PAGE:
Ellen Gould White (Sabbath School Lesson Comments By Ellen G. White - 2nd Quarter 2015 (April, May, June 2015 Book 32))
What too many leaders of organizations fail to appreciate is that it’s not the people that are the problem. The people are fine. Rather, it’s the environment in which the people operate that is the problem. Get that right and things just go.
Simon Sinek (Leaders Eat Last Deluxe: Why Some Teams Pull Together and Others Don't)
You must find . . . the bubbles!” “Find the bubbles?” Hera asked, confused. “Is that it?” Pythia took off her glasses and cleaned the lenses with the edge of her white robe. “As usual, my spectacles are foggy,” she replied. “That’s all I can see. Ah, well.” She faded into the mist. Hephaestus turned to the others. “So this is how you get all your quests?” he said in disbelief. “A strange lady comes out of the mist and tells you to search for stuff, and you just go?” “We found you, didn’t we?” Zeus asked a little crossly. Hephaestus was really starting to get on his nerves! Maybe it wasn’t a good idea to have him in the group after all, even if he was an Olympian. “So what’s the bubble plan, Bro?” Poseidon asked Zeus. “I have a plan,” Hephaestus butted in. “How about you all make me your leader? I’ve got lots of experience. Don’t forget, I ruled a whole island.” “Thanks, but we barely even know you,” Hestia said. “And Zeus has never steered us wrong.” “Thanks for the props,” Zeus told her gratefully. Though it was a bit of an exaggeration to say that he’d never steered them wrong. Still, he appreciated her support.
Joan Holub (Hephaestus and the Island of Terror (Heroes in Training, #10))
Paul, in leading change in the Corinthian church, utilizes this very tactic. After careful teaching on the proper use (and laying down of) freedoms in Christ, Paul offers himself as the model: “Imitate me, as I also imitate Christ” (1 Cor. 11:1). Our friend Tony Merida says it this way, “Let them see themselves in light of your struggle and show them the same grace that you have discovered. . . . You are not on display; the Living God is. And your goal is for others to love Him and be satisfied in Him.”10 The leader has more tools than just modeling to help solidify new cultural narratives. One of the most powerful tools for illustration is the use of heroes and villains. In the local church we do it through testimony and appreciation of faithful volunteers. We acknowledge when someone is embracing truth and obeying Christ, and we put them on display for others to imitate. There is a danger in any hero other than Jesus. We want to spend the sweeping majority of our time and energy making much of Jesus and pointing others to Him as the ultimate Hero for all righteous living. But a church can benefit from lesser heroes who show people what repentance looks like, how developing others can happen in the midst of a regular workweek, and how one can approach work with a holy sense of mission. If the local church is to become a force for developing new leaders, then our congregations will need to see the stories of these new leaders. If a church sees regular examples of people they know used by God as leaders, the Spirit will surely begin to stir many more to action. So many lies that lead to apathy can be struck down through the right use of story in the local church. God’s people are encouraged, strengthened, and stretched when the tide of God’s movement seems to be swelling around them. Far too many churches fail to tell the story of God’s great power, and in doing so, fail to use testimony for its intended purpose.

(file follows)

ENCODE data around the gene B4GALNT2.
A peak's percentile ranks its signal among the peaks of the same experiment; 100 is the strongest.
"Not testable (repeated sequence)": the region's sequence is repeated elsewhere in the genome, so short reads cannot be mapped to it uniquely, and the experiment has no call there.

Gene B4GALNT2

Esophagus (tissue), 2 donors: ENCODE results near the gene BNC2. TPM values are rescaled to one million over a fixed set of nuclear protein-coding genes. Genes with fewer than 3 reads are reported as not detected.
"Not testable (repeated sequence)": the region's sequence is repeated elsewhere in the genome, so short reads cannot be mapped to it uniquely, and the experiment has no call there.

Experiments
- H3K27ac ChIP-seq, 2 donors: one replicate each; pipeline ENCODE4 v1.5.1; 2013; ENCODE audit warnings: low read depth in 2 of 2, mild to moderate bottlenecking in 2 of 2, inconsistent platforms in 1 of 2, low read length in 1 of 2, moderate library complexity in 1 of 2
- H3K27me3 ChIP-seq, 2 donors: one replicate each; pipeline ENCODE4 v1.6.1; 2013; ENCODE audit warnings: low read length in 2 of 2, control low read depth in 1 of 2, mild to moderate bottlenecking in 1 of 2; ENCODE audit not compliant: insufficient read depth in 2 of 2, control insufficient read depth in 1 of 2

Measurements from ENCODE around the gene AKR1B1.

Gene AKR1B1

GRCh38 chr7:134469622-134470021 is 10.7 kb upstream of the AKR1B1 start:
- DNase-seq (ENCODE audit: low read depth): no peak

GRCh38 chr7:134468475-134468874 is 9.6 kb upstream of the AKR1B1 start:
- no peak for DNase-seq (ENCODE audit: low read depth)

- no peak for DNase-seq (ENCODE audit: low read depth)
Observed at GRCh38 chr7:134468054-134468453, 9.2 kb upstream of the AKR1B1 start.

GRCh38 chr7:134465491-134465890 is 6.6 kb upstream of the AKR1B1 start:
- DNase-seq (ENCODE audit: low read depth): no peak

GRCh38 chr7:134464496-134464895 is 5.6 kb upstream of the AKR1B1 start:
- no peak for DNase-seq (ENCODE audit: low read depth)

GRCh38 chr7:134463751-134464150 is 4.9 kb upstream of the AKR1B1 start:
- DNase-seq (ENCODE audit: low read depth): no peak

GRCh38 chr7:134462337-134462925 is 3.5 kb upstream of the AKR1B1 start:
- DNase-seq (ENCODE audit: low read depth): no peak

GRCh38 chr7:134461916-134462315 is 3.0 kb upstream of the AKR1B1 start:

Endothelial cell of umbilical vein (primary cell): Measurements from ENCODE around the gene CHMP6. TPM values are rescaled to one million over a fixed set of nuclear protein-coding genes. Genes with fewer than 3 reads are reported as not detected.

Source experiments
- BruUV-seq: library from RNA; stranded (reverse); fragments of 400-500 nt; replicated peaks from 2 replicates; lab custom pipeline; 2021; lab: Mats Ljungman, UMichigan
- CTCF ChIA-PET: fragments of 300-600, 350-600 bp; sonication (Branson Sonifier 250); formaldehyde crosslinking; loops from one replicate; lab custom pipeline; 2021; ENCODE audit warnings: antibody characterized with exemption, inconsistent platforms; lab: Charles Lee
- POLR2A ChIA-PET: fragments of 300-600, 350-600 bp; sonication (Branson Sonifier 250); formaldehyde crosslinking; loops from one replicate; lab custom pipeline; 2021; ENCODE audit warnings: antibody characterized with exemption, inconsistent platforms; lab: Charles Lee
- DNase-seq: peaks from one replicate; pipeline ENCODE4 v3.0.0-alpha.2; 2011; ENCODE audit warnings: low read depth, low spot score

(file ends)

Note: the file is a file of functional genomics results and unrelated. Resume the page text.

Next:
Eric Geiger (Designed to Lead: The Church and Leadership Development)
Mensch is a German word meaning human being or person, It has no gender. In Yiddish, it is a popular word with deep connotations. It has been variously translated as a man (or woman) of integrity and honor, an upstanding individual, a decent person with admirable characteristics. It describes an individual who is higher on the evolutionary scale, a person in whose presence we feel safe; a person who makes us we feel good about ourselves. It is someone we want to work for, someone we want as our spouse or business partner– it is someone that we would welcome as a friend. Among the admirable characteristics of a Mensch are humility, authenticity, integrity, fairness, accountability, dependability, conscientiousness, empathy, composure, optimism, generosity, and appreciation — to name a few. There are no organizational assessments for Menschhood. You know when you are in the presence of a Mensch. They have a calm presence and they exude credibility. They earn respect without demanding it. They will often lead from the side, just by the sheer force of their example, whether in the boardroom, classroom or living room. These are individuals with high emotional intelligence. To be called a Mensch, is the greatest compliment one can give you.